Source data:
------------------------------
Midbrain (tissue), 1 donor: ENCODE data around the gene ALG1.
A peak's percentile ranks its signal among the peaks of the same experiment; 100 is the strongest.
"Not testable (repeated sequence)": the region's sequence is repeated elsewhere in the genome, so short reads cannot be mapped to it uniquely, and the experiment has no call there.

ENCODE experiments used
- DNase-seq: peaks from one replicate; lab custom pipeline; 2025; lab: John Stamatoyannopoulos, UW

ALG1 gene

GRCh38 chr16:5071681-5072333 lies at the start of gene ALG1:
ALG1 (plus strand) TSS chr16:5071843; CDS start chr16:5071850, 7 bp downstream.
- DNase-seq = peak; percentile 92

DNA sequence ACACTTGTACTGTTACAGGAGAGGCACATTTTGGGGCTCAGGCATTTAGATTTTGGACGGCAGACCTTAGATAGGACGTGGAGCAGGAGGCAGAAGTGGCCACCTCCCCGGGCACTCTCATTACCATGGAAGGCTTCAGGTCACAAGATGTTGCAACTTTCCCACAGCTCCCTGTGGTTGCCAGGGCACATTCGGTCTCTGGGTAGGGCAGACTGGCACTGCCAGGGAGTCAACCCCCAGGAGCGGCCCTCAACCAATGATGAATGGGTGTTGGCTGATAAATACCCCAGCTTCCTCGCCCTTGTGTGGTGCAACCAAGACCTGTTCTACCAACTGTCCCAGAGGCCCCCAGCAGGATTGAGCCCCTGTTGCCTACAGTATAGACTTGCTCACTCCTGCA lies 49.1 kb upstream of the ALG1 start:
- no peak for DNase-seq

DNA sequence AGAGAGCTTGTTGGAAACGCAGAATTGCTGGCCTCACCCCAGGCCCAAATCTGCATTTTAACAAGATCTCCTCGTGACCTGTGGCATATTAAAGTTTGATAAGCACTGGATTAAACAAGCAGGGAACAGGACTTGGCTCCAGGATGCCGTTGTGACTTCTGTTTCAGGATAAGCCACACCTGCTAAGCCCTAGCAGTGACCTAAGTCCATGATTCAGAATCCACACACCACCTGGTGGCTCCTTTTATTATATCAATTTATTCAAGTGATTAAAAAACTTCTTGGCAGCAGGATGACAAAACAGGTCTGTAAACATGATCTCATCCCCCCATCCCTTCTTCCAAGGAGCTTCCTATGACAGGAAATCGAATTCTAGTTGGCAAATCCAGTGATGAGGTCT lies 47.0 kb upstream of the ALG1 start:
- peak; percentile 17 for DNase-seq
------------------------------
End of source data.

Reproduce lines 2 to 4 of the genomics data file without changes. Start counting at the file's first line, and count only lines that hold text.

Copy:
A peak's percentile ranks its signal among the peaks of the same experiment; 100 is the strongest.
"Not testable (repeated sequence)": the region's sequence is repeated elsewhere in the genome, so short reads cannot be mapped to it uniquely, and the experiment has no call there.

ENCODE experiments used